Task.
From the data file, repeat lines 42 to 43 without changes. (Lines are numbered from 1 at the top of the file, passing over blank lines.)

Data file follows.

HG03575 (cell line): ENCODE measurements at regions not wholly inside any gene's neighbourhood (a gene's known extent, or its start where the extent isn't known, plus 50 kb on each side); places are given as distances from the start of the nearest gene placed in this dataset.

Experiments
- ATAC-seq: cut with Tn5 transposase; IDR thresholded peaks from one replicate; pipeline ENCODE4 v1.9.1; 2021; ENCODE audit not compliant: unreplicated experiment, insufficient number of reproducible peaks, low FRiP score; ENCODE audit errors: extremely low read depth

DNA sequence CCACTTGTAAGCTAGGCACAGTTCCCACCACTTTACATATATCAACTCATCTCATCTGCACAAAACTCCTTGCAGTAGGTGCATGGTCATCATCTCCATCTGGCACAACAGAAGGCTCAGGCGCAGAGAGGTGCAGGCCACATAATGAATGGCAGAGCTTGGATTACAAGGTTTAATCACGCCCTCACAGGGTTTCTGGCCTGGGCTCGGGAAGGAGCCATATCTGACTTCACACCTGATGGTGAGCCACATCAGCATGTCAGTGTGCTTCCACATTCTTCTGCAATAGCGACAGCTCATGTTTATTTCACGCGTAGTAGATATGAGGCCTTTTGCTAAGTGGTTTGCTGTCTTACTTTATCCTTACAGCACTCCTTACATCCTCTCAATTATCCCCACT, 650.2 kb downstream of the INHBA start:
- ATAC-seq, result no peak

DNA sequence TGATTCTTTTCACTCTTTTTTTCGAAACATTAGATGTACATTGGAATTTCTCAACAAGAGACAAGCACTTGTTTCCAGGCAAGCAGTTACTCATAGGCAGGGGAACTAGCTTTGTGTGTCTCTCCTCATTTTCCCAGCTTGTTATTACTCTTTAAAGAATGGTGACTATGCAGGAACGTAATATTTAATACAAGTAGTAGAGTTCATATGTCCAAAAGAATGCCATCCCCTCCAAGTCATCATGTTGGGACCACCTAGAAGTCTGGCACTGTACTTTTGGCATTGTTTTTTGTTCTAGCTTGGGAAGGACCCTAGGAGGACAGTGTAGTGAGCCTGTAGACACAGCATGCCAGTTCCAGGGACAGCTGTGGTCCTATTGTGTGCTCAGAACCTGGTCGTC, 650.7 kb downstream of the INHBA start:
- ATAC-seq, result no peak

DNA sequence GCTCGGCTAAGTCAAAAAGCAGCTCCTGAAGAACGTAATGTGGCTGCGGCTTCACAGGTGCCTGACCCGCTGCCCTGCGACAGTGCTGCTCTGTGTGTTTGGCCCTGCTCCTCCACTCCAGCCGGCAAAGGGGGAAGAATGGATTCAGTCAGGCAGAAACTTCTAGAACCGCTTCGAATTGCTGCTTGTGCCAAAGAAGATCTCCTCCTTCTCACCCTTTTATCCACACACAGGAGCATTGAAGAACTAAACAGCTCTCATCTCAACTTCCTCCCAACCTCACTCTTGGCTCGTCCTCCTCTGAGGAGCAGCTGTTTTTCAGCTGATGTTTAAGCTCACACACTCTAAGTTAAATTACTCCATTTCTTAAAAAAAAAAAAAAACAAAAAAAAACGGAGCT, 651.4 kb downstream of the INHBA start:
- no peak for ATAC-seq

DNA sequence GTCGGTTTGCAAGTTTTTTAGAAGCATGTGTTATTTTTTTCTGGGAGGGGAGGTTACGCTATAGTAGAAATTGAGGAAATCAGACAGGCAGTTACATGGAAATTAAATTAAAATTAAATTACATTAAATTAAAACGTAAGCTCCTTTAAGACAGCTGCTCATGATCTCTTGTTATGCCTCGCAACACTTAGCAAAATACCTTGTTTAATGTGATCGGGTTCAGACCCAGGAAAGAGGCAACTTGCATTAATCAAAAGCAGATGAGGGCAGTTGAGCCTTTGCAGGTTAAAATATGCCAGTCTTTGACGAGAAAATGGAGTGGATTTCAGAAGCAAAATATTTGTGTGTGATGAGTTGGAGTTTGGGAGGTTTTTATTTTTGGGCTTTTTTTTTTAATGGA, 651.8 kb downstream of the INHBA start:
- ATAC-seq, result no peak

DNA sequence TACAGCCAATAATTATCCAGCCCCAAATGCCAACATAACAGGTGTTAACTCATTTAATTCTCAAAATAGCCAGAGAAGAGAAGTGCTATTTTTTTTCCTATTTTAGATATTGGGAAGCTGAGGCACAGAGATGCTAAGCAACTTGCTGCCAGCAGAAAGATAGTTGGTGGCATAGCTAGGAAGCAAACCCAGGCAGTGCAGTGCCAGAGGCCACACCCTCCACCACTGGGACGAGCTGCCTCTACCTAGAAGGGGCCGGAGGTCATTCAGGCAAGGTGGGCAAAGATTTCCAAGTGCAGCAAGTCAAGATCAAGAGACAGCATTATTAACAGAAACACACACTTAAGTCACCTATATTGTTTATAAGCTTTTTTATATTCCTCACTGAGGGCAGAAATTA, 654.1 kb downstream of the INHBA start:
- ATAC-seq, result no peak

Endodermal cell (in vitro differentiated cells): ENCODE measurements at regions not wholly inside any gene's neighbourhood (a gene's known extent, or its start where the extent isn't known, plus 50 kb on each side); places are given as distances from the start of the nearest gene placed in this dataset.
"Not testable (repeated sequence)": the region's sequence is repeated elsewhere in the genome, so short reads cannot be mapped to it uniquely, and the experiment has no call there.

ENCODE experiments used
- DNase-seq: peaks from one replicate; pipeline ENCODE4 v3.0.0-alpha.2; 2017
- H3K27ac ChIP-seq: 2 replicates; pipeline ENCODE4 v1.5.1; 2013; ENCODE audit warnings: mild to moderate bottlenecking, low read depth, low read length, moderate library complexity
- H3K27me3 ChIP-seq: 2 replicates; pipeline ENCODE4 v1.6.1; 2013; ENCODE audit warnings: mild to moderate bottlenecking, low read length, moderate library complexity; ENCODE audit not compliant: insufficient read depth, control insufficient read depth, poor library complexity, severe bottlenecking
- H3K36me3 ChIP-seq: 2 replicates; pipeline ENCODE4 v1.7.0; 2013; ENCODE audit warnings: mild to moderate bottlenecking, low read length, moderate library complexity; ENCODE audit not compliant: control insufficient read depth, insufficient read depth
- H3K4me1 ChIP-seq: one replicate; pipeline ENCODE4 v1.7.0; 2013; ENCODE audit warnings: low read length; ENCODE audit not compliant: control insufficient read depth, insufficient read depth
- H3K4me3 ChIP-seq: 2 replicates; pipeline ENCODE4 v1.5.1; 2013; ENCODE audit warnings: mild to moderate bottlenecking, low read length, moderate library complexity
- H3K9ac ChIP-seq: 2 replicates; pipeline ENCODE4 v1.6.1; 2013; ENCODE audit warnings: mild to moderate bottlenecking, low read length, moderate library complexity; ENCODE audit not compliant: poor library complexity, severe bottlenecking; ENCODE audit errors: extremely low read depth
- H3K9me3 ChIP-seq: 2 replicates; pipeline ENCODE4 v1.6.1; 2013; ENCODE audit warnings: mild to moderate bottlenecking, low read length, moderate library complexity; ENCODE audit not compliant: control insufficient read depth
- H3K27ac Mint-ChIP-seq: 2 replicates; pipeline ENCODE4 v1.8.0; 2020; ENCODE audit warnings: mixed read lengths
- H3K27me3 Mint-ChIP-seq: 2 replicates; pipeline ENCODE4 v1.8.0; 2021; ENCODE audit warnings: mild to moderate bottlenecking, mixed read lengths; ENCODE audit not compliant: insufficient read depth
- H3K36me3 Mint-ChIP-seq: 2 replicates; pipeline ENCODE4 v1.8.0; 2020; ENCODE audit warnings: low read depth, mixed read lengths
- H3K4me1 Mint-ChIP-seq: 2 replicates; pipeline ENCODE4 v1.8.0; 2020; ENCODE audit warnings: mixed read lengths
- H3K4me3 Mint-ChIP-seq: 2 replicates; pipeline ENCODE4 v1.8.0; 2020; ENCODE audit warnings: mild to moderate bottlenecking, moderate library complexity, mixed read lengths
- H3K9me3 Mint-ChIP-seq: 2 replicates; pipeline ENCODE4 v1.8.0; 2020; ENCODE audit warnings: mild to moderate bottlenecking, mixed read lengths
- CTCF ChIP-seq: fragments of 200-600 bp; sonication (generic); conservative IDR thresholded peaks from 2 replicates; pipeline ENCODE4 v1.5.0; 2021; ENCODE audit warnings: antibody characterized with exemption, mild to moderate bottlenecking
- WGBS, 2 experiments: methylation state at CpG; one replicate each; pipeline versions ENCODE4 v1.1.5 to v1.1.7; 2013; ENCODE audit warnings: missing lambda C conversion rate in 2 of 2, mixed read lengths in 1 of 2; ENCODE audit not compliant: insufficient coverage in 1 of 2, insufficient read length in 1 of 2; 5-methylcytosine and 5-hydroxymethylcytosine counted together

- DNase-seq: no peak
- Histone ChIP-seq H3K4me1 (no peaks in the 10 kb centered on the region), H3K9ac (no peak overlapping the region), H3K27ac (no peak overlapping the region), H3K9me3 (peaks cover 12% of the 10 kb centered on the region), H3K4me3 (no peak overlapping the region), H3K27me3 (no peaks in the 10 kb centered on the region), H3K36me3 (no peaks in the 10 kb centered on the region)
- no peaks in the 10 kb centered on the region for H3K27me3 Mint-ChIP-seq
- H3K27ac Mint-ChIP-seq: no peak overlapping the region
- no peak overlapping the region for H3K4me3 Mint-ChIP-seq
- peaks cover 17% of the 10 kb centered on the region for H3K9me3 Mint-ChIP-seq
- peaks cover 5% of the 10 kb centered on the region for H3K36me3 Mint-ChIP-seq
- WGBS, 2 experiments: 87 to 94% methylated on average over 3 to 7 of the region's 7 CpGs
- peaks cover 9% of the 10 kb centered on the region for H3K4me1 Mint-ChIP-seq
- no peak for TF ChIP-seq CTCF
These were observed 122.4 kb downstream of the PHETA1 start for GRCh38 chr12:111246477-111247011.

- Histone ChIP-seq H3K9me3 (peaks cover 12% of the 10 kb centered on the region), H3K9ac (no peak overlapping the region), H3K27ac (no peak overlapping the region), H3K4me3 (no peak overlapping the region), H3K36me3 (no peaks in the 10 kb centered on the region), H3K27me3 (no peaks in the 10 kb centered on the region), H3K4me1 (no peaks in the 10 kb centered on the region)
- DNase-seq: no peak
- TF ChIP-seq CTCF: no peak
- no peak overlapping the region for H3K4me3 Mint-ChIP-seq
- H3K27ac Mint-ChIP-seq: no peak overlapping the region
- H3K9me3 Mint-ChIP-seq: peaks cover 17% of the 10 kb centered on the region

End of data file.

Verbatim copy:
- no peak for TF ChIP-seq CTCF
These were observed 122.4 kb downstream of the PHETA1 start for GRCh38 chr12:111246477-111247011.